Skrjabingylus nasicola

From Wikipedia, the free encyclopedia
Jump to: navigation, search
Scientific classification
Kingdom: Animalia
Phylum: Nematoda
Class: Chromadorea
Order: Rhabditidae
Suborder: Strongylida
Superfamily: Metastrongyloidea
Family: Metastrongylidae
Genus: Skrjabingylus
Species: S. nasicola
Binomial name
Skrjabingylus nasicola
(Leuckart 1842)

Skrjabingylus nasicola is a species of parasitic nematode in the family Metastrongylidae. The life cycle includes an intermediary mollusc host and a paratenic host, a shrew or small rodent. Adult worms are found in the nasal sinuses of mustelids.


Hansson (1977) showed that direct transmission of the nematode from mustelid to mustelid did not occur. Nor did infection occur when the mustelid was fed on small rodents, amphibia, molluscs, arthropods or earthworms. Infection could occur when the animal was fed on the common shrew (Sorex aranea) and larvae of the nematode begin to be excreted by the mustelid some three weeks later.[1] Research since then has shown that rodents can be a source of infection for mustelids.[2]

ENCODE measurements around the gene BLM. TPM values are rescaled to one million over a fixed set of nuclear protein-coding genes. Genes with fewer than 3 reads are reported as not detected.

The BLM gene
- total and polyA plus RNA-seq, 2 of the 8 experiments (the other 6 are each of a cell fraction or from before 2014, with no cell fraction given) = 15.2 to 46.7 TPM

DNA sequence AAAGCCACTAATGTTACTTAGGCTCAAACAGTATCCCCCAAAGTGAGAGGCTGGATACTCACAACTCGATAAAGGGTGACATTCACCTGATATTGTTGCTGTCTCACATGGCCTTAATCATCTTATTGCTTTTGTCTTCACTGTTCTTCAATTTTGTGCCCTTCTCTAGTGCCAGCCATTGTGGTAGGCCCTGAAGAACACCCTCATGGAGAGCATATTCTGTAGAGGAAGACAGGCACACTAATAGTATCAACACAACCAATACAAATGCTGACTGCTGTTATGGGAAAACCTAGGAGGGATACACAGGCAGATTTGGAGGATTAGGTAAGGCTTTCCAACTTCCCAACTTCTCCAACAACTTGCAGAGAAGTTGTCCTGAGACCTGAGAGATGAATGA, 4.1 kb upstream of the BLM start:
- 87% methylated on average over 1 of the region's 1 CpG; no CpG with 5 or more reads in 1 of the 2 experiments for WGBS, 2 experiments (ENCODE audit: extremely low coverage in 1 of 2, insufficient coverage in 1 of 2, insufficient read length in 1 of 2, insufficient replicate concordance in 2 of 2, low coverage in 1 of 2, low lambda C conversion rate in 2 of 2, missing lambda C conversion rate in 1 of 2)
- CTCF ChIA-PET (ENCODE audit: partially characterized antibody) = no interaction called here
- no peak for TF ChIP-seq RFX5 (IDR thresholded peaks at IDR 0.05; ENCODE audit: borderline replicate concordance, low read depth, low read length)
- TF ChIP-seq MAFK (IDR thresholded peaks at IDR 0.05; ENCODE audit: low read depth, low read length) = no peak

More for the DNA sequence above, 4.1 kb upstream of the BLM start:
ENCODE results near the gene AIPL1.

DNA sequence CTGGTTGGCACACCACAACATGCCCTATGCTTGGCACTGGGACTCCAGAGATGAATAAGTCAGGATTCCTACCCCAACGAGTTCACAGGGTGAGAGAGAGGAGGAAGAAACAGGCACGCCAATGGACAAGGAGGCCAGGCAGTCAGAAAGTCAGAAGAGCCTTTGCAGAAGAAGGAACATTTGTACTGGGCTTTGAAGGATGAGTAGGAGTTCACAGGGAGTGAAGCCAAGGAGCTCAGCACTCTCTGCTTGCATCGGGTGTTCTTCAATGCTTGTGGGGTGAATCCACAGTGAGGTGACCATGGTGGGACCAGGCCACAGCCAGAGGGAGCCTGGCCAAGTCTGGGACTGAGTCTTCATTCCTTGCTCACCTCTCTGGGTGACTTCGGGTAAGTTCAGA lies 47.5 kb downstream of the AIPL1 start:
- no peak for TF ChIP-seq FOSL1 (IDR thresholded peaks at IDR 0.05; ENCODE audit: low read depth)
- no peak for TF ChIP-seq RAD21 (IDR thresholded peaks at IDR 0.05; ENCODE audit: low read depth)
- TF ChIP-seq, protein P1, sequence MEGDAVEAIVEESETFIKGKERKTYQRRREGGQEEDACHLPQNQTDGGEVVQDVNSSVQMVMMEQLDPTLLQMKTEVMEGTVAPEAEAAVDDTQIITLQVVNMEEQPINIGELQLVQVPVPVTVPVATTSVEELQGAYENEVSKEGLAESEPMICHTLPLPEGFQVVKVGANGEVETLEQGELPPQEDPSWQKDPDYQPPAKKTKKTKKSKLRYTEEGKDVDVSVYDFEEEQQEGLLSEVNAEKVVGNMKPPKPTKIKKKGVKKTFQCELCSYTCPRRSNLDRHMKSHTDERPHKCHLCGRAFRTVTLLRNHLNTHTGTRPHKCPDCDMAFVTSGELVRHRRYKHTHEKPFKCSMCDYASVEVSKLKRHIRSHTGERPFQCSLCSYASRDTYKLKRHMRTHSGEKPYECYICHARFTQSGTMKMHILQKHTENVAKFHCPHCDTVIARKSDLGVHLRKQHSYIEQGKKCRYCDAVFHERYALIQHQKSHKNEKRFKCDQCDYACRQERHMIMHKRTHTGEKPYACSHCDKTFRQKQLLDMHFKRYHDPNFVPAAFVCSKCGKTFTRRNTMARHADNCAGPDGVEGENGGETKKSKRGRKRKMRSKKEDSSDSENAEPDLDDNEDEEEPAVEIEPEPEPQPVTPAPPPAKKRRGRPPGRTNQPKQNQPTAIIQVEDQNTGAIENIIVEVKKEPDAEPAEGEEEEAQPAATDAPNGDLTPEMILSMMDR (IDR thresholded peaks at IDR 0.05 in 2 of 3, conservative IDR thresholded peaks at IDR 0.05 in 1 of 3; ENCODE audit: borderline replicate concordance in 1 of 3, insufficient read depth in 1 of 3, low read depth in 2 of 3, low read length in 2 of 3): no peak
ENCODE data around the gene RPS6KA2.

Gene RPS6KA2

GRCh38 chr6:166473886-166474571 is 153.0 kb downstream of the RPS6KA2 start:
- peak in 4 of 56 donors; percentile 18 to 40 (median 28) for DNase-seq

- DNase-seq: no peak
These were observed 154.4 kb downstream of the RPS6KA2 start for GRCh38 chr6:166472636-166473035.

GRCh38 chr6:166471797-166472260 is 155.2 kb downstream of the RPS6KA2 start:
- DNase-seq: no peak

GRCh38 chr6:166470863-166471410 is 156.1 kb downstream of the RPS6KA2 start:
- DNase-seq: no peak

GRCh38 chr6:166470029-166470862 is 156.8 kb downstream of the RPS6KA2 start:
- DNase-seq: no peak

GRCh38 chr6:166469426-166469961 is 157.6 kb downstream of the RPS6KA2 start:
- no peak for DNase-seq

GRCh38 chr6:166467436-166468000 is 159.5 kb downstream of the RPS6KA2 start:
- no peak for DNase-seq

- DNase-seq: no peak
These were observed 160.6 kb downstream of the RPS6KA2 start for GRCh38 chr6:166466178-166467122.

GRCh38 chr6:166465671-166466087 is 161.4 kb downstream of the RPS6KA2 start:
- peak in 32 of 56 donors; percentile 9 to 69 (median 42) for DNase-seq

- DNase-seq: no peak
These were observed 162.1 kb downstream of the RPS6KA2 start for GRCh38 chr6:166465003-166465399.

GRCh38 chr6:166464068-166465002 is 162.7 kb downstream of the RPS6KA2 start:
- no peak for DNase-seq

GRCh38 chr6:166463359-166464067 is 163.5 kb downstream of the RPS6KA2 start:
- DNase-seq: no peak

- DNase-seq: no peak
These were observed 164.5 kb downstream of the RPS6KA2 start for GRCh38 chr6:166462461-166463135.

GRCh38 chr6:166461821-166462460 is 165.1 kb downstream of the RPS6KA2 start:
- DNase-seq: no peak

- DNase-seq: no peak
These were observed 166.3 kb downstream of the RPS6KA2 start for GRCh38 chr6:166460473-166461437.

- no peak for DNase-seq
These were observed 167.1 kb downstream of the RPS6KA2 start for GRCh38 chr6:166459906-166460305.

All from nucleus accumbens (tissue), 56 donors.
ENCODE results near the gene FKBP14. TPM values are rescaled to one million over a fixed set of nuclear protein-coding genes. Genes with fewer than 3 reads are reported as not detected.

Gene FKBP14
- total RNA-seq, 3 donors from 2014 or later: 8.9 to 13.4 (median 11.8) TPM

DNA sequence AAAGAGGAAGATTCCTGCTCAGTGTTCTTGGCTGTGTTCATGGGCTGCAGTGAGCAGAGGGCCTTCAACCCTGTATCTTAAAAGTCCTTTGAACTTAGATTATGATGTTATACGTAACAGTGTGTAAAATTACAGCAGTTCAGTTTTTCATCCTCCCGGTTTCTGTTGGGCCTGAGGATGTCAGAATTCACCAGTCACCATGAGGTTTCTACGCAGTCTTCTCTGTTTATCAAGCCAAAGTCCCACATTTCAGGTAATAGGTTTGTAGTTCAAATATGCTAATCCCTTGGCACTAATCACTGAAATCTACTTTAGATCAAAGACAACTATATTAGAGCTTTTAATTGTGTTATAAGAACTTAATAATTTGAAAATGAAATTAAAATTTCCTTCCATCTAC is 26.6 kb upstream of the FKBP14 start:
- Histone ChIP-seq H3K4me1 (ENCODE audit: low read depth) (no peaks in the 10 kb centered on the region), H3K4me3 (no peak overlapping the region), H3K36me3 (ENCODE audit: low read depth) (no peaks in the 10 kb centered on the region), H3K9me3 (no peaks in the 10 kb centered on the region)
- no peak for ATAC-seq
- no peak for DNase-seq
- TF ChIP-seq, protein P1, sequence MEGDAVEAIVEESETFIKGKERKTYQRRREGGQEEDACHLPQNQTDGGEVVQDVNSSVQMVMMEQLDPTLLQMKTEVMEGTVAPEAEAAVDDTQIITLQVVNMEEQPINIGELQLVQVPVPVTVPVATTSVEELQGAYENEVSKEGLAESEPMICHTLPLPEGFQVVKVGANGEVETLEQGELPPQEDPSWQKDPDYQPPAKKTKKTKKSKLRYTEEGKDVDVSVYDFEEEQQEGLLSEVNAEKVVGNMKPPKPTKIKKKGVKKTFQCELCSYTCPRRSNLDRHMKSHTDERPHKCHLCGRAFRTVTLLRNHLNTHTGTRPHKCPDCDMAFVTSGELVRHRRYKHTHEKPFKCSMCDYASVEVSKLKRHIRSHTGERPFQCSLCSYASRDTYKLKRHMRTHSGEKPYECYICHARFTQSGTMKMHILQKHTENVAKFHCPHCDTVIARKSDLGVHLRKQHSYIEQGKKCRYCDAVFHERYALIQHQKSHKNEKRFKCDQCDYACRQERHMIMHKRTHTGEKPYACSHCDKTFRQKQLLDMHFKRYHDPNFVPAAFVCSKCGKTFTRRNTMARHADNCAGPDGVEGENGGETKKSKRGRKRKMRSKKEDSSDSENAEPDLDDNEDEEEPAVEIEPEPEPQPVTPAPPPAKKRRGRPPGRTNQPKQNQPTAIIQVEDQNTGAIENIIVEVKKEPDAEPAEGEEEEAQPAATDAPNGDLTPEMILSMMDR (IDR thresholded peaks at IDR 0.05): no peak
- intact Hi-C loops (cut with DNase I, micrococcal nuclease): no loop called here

Life cycle[edit]

Skrjabingylus nasicola has a complex life cycle. Larvae passed in the faeces of infected mustelids are ingested by slugs such as Agriolimax reticulatus. Mustelids do not usually eat molluscs, but the slugs may be eaten by a mammalian paratenic host such as Apodemus sp. or Clethrionomys glareolus. No developmental stages take place in this host and the nematode rests in the glandular zones in the head or possibly in the muscle or connective tissue. Further development takes place when this host is eaten by a mustelid and the parasite moves into its nasal tissues.[2]


  1. ^ Hansson, Ingrid (1967). "Transmission of the Parasitic Nematode Skrjabingylus nasicola (Leuckart 1842) to Species of Mustela (Mammalia)". Oikos 18 (2): 247–252. JSTOR 3565102. 
  2. ^ a b Weber, J. -M.; Mermod , C. (1985). "Quantitative aspects of the life cycle of Skrjabingylus nasicola, a parasitic nematode of the frontal sinuses of mustelids". Zeitschrift für Parasitenkunde 71 (5): 631–638. doi:10.1007/BF00925596.